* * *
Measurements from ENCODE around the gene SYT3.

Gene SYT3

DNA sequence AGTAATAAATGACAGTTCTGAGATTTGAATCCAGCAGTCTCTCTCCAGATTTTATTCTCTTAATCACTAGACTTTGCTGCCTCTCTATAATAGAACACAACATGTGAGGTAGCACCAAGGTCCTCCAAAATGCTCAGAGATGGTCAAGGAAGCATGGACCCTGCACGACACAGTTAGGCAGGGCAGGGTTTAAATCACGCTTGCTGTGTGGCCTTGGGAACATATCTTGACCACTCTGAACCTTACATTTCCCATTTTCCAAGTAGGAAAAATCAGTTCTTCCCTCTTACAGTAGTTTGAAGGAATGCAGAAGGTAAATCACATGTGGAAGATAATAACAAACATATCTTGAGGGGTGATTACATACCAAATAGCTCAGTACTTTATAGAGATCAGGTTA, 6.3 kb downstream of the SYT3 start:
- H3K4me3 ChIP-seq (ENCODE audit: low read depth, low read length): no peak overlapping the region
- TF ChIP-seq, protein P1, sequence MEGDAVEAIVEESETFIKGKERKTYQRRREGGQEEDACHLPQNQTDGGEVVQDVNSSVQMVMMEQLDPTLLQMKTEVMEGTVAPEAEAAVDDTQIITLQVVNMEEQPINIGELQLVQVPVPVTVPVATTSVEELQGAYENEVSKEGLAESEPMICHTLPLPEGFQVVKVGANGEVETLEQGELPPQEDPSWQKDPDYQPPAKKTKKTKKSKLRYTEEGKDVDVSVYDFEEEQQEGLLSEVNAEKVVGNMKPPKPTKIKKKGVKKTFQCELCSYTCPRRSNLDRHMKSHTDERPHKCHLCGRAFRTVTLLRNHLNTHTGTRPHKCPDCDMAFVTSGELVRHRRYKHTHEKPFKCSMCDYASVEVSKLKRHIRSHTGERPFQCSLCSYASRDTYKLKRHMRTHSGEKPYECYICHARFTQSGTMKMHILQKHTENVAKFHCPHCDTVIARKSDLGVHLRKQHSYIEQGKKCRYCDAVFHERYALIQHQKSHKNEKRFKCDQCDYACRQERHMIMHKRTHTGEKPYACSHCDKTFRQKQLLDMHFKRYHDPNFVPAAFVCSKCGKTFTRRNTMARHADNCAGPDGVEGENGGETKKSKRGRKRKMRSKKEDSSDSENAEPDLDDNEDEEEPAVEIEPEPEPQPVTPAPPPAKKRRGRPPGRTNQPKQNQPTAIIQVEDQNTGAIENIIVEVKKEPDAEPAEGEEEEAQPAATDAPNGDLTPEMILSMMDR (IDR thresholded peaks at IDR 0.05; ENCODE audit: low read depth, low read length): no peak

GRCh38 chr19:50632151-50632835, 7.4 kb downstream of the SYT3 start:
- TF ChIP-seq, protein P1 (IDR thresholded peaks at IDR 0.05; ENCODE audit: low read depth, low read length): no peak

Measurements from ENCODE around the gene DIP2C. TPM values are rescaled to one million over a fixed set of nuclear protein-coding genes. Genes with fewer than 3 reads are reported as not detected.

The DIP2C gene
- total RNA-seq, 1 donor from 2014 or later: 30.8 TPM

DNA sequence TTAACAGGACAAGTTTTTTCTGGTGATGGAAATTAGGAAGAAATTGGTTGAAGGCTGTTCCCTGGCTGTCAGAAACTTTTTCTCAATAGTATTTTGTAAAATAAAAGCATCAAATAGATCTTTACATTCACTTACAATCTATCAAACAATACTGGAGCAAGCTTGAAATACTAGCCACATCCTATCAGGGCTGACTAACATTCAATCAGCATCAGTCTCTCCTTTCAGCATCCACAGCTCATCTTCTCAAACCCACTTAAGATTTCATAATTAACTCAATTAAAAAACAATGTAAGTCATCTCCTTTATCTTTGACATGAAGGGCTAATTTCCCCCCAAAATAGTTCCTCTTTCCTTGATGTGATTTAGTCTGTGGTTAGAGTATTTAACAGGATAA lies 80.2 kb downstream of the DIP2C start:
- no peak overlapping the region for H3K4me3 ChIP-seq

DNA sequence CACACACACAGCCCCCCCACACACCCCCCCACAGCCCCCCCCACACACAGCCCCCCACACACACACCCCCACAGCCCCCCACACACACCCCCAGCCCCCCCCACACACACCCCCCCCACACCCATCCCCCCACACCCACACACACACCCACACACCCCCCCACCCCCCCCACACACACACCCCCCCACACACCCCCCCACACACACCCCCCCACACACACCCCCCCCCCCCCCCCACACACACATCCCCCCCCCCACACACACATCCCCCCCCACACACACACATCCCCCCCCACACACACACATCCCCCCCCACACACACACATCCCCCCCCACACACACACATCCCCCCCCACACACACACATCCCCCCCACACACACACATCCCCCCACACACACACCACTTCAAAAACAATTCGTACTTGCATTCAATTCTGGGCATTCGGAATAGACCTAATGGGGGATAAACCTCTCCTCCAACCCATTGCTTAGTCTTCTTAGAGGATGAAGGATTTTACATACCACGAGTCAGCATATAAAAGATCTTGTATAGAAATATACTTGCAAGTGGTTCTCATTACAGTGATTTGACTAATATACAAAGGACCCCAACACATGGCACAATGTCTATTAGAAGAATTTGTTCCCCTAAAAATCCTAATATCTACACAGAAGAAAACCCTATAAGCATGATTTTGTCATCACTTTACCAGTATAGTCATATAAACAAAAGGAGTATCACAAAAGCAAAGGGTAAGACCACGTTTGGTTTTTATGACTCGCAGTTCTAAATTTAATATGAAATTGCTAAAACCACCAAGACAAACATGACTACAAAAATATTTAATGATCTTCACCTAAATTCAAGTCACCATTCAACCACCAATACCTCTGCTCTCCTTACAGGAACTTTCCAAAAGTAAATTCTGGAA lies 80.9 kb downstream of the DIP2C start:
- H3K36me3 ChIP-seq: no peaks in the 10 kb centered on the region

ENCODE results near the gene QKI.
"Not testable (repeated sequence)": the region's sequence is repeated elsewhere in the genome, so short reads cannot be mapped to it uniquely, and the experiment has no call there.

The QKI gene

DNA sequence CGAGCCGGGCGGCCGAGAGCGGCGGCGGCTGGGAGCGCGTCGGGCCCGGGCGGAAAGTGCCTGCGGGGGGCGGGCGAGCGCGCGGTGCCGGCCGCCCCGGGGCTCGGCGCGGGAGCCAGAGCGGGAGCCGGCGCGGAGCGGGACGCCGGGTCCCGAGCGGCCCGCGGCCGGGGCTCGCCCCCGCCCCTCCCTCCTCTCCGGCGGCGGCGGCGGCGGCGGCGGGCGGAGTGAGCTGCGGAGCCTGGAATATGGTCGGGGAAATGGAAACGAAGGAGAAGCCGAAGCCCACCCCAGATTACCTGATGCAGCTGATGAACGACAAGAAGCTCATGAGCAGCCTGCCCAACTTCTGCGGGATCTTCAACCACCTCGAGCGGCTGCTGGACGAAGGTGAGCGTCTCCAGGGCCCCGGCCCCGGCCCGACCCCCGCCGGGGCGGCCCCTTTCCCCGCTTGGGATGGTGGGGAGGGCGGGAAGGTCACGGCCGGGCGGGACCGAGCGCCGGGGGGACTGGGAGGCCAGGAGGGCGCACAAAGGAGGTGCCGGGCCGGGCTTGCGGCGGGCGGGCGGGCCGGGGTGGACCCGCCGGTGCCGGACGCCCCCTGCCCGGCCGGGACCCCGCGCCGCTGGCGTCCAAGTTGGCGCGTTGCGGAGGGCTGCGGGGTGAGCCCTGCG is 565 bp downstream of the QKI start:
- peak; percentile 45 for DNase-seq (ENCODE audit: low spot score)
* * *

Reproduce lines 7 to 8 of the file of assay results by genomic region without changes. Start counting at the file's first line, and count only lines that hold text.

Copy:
- TF ChIP-seq, protein P1 (IDR thresholded peaks at IDR 0.05; ENCODE audit: low read depth, low read length): no peak

Measurements from ENCODE around the gene DIP2C. TPM values are rescaled to one million over a fixed set of nuclear protein-coding genes. Genes with fewer than 3 reads are reported as not detected.